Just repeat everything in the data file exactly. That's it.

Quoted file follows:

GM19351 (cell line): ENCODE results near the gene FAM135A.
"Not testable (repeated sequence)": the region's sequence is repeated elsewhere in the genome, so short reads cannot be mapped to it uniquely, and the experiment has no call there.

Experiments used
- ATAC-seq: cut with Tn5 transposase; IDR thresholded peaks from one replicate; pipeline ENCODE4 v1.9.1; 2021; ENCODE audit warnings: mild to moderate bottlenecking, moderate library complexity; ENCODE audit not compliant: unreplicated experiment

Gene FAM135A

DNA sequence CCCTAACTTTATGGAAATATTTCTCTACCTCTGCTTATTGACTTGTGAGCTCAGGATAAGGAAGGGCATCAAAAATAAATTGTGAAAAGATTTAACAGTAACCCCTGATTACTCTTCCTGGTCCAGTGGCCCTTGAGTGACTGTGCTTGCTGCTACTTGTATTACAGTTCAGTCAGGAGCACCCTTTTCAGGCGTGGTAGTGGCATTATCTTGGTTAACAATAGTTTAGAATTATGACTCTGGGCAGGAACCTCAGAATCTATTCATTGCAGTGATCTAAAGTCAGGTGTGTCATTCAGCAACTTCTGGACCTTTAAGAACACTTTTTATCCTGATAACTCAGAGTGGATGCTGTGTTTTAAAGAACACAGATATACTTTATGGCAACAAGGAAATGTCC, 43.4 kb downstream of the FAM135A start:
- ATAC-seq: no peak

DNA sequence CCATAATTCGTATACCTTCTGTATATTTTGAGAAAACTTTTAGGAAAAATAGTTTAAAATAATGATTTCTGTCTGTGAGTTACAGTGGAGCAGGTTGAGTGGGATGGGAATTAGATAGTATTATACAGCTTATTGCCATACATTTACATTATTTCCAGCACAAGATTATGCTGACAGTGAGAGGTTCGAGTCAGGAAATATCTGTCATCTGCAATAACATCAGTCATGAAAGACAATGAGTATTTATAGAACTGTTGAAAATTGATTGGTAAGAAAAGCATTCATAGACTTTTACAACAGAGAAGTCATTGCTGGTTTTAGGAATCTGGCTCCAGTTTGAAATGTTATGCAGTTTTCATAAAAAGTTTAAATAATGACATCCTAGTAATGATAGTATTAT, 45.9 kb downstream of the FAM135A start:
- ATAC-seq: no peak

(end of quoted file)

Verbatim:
GM19351 (cell line): ENCODE results near the gene FAM135A.
"Not testable (repeated sequence)": the region's sequence is repeated elsewhere in the genome, so short reads cannot be mapped to it uniquely, and the experiment has no call there.

Experiments used
- ATAC-seq: cut with Tn5 transposase; IDR thresholded peaks from one replicate; pipeline ENCODE4 v1.9.1; 2021; ENCODE audit warnings: mild to moderate bottlenecking, moderate library complexity; ENCODE audit not compliant: unreplicated experiment

Gene FAM135A

DNA sequence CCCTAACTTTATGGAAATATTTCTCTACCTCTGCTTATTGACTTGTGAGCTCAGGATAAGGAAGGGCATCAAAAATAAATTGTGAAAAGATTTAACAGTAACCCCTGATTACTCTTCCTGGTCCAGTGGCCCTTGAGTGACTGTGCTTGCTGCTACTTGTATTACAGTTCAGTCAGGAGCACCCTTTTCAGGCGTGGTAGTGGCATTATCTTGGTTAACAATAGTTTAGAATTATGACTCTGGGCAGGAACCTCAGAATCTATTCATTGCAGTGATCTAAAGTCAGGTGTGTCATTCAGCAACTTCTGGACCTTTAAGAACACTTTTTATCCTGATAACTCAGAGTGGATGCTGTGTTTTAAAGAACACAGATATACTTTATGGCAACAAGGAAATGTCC, 43.4 kb downstream of the FAM135A start:
- ATAC-seq: no peak

DNA sequence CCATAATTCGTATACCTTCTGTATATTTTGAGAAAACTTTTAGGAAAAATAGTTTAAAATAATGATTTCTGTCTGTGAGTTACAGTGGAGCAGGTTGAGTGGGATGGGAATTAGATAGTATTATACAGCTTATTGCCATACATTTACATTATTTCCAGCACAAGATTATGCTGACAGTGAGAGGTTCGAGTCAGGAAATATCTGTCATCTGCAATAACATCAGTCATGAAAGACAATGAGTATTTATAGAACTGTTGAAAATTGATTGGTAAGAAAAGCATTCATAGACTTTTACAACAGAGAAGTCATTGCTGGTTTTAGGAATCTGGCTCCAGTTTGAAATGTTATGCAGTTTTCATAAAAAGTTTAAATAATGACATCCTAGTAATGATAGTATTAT, 45.9 kb downstream of the FAM135A start:
- ATAC-seq: no peak